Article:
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Have you been traveling and noticed that all the televisions in an airport terminal were set to CNN? Or grabbed a drink at a bar and realized that Fox News was being broadcast to its customers? Frank Waddell The Conversation You might grouse that you’re being forced to watch something that doesn’t jive with your political views. Or maybe you think it’s no big deal – your views are already fully formed, so you can just tune it out. However, ... Read More »

Nonprofit newsrooms are reaching bigger audiences by teaming up with other outlets

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When images of NBC intern Cassie Semyon sprinting out of the Paul Manafort trial to deliver the verdict to her newsroom went viral, questions bubbled up on social media. Is she a trained runner? Was she barefoot? What was she… Magda Konieczna The Conversation What no one asked was, why was she running so fast? That was obvious: to beat the competition. After all, everyone expects journalists to fight for scoops and guard sources jealously to make sure no one ... Read More »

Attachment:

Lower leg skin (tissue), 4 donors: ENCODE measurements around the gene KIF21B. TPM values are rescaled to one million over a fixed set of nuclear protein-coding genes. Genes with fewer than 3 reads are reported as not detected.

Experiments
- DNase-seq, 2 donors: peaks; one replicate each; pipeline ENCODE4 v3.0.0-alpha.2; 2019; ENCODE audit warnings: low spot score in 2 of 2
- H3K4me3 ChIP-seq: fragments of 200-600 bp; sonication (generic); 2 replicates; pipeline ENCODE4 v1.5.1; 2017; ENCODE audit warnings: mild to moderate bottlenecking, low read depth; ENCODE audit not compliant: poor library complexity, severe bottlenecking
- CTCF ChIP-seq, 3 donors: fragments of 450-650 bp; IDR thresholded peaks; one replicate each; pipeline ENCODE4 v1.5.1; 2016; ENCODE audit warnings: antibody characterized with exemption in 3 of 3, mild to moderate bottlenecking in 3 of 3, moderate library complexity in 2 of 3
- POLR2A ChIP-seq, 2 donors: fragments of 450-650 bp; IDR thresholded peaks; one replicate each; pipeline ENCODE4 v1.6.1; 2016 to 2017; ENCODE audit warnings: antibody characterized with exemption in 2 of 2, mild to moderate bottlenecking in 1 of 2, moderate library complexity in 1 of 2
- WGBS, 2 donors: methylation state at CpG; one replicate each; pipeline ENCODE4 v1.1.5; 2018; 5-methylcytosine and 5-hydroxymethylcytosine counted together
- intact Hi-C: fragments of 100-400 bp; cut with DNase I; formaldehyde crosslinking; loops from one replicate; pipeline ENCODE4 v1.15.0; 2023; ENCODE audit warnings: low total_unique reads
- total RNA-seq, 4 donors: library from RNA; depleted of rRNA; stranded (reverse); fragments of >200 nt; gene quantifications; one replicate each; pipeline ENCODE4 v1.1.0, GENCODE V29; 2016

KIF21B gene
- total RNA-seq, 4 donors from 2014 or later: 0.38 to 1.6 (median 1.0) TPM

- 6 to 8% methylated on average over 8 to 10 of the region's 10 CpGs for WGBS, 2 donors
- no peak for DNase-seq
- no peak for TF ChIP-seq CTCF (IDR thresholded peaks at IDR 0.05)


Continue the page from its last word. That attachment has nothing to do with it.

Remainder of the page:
An open letter of complaint to the Guardian

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An Open Letter Addressed to the Readers’ Editor of the Guardian newspaper in London, dated 5 September 2018 Dear Sir Re: Image accompanying an article published by the Guardian on 3 September 2018 I am writing to make a complaint about the image of the Eastern Mediterranean accompanying an article by Elif Shafak entitled ‘Even as Turkey pulls away, the west must help its people to resist’ (hereafter ‘the Image’). The Image was published online by the Guardian on 3 September 2018 (at www.theguardian.com/commentisfree/2018/sep/03/turkey-west-erdogan-democracy-civil-rights?CMP=share_btn_tw). I do not know whether the Image was also published in the hard copy of ... Read More »

Lies, ‘fake news’ and cover-ups: how has it come to this in Western democracies?

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The Liberal leadership spill and Malcolm Turnbull’s downfall is but the latest instalment in a game of musical chairs that has dominated Australian politics for the best part of a decade. Joseph Camilleri The Conversation For many, it has been enough to portray Tony Abbott as the villain of the story. Others have pointed to Peter Dutton and his allies as willing, though not-so-clever, accomplices. There’s also been a highlighting of the herd instinct: once self-serving mutiny gathers steam, others ... Read More »